Saturday, June 11, 2011


Here is an encouraging post about Peter Dinklage from a social media site called "Gather." A few days ago, the post popped up on my google alerts for the word dwarfism. I was concerned at first because the alert indicated that the article might focus on negative opinions about people with dwarfism parenting children. The sentence within the alert that concerned me was, "some fans are wondering if Peter Dinklage's dwarfism may be inherited by his soon-to-be bundle of joy." This sentence reminded me of an opinion piece about "Little People, Big World" I read a few years ago. In the piece, the writer accused the Roloff parents of being selfish for giving birth to children, knowing full well the high probability that some or all of their children would inherit dwarfism. The writer thought the Roloffs should not have had children. I am guessing the writer expressed this opinion because she assumed that either a child with dwarfism would be a burden on society or that the child would not have the same quality of life as a child without dwarfism.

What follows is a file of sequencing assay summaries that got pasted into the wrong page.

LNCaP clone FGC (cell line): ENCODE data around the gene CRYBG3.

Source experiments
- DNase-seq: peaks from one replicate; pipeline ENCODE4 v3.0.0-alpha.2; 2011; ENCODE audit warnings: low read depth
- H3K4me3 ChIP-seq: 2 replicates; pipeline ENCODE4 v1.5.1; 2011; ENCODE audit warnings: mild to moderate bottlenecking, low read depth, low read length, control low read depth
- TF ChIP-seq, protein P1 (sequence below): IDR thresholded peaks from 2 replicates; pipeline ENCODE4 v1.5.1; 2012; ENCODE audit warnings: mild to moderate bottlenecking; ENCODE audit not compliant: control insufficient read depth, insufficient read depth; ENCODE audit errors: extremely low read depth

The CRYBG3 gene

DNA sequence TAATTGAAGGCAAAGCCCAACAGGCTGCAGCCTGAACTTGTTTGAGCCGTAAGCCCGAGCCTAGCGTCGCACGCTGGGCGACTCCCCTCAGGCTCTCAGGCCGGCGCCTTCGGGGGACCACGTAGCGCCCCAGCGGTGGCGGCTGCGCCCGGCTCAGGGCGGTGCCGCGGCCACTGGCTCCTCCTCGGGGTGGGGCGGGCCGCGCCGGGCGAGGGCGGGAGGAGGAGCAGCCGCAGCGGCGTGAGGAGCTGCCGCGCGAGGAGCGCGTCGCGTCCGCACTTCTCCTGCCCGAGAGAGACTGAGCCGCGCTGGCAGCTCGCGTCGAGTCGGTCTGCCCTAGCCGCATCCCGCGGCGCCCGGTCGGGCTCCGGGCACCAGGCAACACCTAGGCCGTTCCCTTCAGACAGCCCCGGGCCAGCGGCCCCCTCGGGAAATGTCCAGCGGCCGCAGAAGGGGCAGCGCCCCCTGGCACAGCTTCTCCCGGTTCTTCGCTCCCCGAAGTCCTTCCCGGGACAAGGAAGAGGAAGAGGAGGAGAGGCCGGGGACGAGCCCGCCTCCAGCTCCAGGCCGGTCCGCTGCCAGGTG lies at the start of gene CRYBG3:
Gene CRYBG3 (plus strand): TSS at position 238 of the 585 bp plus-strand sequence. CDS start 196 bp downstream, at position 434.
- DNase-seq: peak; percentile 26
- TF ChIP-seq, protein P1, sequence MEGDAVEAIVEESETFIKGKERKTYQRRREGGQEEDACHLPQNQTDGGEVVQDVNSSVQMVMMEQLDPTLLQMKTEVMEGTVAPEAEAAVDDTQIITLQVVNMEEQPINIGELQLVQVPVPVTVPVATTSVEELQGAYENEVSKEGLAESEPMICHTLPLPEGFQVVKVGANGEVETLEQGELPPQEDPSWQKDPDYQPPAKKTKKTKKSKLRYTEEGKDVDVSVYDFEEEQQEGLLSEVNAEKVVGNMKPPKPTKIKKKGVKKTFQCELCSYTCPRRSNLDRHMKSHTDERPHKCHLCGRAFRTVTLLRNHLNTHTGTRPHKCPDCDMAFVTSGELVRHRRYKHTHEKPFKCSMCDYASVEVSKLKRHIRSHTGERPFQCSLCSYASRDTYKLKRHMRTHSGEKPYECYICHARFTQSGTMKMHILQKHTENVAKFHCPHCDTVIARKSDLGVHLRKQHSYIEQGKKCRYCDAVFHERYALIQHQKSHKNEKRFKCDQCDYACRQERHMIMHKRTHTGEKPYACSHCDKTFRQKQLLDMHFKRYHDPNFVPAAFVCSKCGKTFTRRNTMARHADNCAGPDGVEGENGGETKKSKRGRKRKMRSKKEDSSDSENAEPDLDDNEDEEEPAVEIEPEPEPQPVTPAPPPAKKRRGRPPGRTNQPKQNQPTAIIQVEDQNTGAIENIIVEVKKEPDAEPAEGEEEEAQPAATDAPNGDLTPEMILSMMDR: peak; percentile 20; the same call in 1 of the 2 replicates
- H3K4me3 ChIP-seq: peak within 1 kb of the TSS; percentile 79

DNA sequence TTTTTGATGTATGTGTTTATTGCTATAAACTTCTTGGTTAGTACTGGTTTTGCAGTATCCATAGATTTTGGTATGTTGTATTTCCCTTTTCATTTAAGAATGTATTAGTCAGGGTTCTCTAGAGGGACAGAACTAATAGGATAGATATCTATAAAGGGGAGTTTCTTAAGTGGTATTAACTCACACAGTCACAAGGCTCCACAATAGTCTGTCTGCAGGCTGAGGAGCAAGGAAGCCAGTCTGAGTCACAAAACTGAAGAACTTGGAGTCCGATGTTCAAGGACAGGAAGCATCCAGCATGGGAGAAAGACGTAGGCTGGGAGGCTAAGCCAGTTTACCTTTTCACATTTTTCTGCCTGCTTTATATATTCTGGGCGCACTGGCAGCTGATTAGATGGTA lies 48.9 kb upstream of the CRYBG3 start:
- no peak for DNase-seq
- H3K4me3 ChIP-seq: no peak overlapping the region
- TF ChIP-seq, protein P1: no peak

The writer of the Gather post didn't express the same opinion. In fact the short post ended with what I thought to be an empowering paragraph. The paragraph sends a message that disability or dwarfism has little to do with how good a parent one is, and perhaps that dwarfism has little to do with the quality of one's life.

But if their first child does end up carrying the gene, it shouldn't matter. Not only will Dinklage and Schmidt make wonderful parents, but Peter Dinklage has proved time and time again that by embracing who you are, you can be a star.

Who knows if the difference between the Gather piece and the piece about the Roloffs is indicative of a world that is better at embracing difference, the difference between Dinklage and the Roloffs, or the difference between the two writers. But I am curious to know what the writer of the Roloff piece would have to say about Dinklage's impending parenthood.

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